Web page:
19. ^ Abramowitz, Michael (September 1, 2007). "Tony Snow Resigns as White House Spokesman". ISSN 0190-8286. Retrieved July 24, 2018.
  20. ^ "White House Daily Briefing". C-SPAN. August 31, 2007. Retrieved February 8, 2017.
  21. ^ a b "Dana M. Perino". The Washington Post. Retrieved July 24, 2018.
  22. ^ Carswell, Sue (December 2008). "Dana Perino's Ready for a Glass of Red Wine". Vanity Fair. Retrieved February 8, 2017.
  23. ^ "Sole Survivor". Checkpoint Baghdad. December 14, 2008. Retrieved December 14, 2008.
  24. ^ "Bush ducks flying shoes during Iraq visit". CTV Television Network. December 14, 2008. Archived from the original on December 15, 2008. Retrieved December 14, 2008. Cite uses deprecated parameter |deadurl= (help)
  25. ^ "Iraqi Journalist Hurls Shoes at Bush". The New York Times. December 15, 2008. Archived from the original on June 25, 2017. Retrieved December 15, 2008. Cite uses deprecated parameter |dead-url= (help)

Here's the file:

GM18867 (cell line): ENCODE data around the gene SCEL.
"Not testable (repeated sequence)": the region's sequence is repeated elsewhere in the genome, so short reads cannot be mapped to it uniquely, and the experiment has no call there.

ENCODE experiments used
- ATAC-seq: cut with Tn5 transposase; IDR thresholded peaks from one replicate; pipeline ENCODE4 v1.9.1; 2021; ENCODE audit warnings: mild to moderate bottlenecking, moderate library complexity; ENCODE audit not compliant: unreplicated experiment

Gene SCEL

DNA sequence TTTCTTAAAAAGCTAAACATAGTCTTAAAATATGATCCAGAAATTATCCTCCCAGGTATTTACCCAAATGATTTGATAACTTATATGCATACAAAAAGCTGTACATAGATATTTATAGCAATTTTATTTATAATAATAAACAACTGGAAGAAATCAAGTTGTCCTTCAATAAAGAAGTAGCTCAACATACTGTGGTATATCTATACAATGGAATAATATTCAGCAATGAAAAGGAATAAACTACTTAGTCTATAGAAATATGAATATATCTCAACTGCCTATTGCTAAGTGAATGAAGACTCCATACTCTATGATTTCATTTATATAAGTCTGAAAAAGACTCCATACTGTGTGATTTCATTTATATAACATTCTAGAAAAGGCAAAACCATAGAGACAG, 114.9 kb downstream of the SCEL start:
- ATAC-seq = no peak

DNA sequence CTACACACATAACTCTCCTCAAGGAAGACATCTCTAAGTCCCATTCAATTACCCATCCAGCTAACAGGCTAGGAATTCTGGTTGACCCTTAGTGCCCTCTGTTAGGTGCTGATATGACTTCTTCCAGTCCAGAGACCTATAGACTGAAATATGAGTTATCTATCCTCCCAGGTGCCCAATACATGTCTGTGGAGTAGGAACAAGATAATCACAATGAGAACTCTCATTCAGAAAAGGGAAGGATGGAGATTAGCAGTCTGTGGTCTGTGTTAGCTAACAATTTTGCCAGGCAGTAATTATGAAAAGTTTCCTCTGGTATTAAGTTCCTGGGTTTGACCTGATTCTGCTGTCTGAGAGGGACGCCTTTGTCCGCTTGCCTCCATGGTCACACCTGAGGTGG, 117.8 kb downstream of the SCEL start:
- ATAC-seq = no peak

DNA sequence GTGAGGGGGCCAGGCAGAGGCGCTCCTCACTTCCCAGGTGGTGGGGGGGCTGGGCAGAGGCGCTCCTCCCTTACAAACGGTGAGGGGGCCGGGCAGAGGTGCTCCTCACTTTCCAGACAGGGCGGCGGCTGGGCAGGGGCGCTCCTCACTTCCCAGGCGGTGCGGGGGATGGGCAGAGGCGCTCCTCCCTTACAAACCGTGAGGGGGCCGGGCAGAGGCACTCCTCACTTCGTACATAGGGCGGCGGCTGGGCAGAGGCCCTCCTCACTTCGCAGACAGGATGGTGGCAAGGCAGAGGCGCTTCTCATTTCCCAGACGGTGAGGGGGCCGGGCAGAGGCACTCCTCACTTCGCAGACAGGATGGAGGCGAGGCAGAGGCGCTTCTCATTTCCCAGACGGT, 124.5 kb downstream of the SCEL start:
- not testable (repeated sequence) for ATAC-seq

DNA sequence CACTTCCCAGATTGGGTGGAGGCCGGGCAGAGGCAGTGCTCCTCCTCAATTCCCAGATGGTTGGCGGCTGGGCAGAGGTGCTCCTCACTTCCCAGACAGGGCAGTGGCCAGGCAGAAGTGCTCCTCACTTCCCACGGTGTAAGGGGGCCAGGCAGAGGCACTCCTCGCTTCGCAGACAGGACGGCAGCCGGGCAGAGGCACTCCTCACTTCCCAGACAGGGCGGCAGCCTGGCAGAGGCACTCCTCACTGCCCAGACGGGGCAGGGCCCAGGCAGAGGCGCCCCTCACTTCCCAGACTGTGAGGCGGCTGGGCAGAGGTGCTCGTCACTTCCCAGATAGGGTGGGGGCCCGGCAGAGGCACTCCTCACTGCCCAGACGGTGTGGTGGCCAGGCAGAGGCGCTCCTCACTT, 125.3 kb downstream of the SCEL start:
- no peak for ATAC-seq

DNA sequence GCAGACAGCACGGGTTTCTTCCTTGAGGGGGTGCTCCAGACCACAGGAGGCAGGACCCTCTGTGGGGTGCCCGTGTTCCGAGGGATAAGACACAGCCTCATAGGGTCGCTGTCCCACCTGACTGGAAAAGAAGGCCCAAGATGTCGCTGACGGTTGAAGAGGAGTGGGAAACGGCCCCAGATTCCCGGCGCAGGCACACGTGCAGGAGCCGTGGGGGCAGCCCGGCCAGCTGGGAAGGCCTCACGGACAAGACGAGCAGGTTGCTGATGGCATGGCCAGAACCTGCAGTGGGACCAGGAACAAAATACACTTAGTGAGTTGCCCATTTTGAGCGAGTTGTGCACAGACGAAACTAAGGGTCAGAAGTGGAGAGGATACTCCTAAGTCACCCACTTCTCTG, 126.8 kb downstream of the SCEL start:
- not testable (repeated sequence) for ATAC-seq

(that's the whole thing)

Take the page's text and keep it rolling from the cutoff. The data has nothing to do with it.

26. ^ "Obama taps former Bush aide to key government post", AFP, November 19, 2009. Footnote augmented March 14, 2010.
  27. ^ Kane, Paul (June 30, 2010). "Former Bush, Reid aides approved for broadcasting board". The Washington Post. Retrieved July 13, 2010.
  28. ^ "Former White House Press Secretary Dana Perino to Teach at GW's Graduate School of Political Management". George Washington University. July 14, 2010. Archived from the original on July 22, 2010. Retrieved July 14, 2010. Cite uses deprecated parameter |dead-url= (help)
  29. ^ "Dana Perino Appointed Editorial Director of Crown Forum". Archived from the original on January 14, 2012. Retrieved August 5, 2012. Cite uses deprecated parameter |dead-url= (help)
  30. ^ "Fox News host: Climate scientists 'fabricated' temperature data". @politifact. Retrieved July 19, 2018.
  31. ^ "Dana Perino's 'Jeopardy!' performance". May 16, 2012. Retrieved June 15, 2012.

External links

Political offices
Preceded by
Tony Snow
White House Press Secretary
Succeeded by
Robert Gibbs
This page was last edited on 8 September 2019, at 14:28